Our social set-up in Bihar and the need to save people from the cruel clutches of zamindars had compelled me into joining the communists. But zamindars are left with very small holdings today, and have lost their hold. I came to realize that fighting or violence is neither right, nor required. I can be more effective by joining the political system and utilizing the democratic power. The Left is poles apart from parliamentary politics. I quit to stay close to the Indian ethos and values.
India is different from Russia or China. Indian society is benevolent. A polity based on confrontation and clash has no scope here. Progress is possible here through harmony. What routine do you follow to maintain your health and peace of mind?
I wake up at four in the morning. Till about 7 a.m., I read and do my puja. I try to have a diet as natural as possible, shunning packed foods. What is your mission and message?
To re-establish a lifestyle and behavior patterns based on our age-old traditions. There are three aspects to human life: Earning for self and family, creation of value for society, and redemption for the sake of nature and God. We should return to nature what we get. We draw oxygen from it all our lives, so we should plant trees, and water them to pay back.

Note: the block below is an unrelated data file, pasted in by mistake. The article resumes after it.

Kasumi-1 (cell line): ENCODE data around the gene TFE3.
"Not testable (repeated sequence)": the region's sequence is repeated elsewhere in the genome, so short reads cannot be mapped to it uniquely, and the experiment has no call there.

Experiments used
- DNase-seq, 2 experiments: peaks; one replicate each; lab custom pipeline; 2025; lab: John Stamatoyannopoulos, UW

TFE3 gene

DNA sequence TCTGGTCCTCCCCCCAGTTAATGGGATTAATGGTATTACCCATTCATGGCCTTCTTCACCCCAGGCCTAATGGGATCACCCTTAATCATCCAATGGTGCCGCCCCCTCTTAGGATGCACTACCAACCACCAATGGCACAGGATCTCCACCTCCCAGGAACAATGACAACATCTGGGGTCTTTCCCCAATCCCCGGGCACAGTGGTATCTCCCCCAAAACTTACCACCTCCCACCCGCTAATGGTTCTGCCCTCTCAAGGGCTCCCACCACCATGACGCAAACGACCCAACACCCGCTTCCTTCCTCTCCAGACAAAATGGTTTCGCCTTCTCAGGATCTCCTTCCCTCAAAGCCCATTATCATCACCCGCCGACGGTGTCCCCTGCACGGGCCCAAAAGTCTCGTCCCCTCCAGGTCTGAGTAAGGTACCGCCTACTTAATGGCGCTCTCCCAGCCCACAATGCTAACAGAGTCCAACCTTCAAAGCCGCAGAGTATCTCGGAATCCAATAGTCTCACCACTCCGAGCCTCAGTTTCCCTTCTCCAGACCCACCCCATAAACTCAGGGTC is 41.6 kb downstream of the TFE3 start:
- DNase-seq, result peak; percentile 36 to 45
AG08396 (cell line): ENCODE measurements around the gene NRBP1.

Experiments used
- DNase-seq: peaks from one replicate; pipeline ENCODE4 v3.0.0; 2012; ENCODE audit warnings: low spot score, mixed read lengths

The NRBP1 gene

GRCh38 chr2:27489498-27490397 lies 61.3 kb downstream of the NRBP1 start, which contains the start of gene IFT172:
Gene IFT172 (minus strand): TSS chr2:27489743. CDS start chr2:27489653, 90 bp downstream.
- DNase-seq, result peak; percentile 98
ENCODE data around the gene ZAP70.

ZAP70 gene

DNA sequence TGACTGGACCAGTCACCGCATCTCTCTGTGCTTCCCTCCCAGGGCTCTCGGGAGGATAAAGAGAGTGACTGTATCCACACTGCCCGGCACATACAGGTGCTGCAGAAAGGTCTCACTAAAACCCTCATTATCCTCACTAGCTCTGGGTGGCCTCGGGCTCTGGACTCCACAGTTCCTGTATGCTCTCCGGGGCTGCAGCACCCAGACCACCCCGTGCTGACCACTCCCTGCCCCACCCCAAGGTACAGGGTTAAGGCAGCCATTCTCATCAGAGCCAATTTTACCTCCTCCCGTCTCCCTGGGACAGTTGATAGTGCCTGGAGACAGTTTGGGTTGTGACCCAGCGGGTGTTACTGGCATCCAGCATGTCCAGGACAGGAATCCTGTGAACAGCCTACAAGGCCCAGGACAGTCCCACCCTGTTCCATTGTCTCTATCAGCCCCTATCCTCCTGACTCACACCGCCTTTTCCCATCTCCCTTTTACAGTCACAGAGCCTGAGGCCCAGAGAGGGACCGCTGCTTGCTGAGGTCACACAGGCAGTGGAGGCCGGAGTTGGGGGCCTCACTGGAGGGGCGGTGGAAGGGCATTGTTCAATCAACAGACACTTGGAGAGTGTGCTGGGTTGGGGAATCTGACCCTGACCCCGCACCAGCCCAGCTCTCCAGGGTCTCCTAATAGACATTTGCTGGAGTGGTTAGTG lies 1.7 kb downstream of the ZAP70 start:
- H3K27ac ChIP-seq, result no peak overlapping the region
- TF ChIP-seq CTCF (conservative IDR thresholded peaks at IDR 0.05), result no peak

Americanization of our culture is a danger we should be beware of. I believe in cultural assimilation—cultural invasion is bad. I say if we take ten parts worth of their ethos, they should at least accept six parts from us. But no, there is no need for us to panic about globalisation.
Globalisation has made it possible for us to excel in the knowledge fields—IT, biotechnology, space science. India has got an identity now, our name is currency. We can become a global R&D hub. I am certain that by year 2020, India will regain its pre-eminent position in the intellectual world and spiritual power will overpower all other powers. To accomplish this, we don’t require the killer instinct, which is not us, what we need to imbibe is the healing instinct. We should not hanker after recognition, but go for hard work.
Subject: Alternative therapies prevalent in India - 9 March 2014
I‘ve liked the article since it focuses on indigenous treatment therapies which are subsided by pharmaceutical companies to promote their vested interests. Economically backward people find it difficult to afford allopathic medicines and also lack exposure to treatment through mantra, tantra More...
by: Sudhanshu Gautam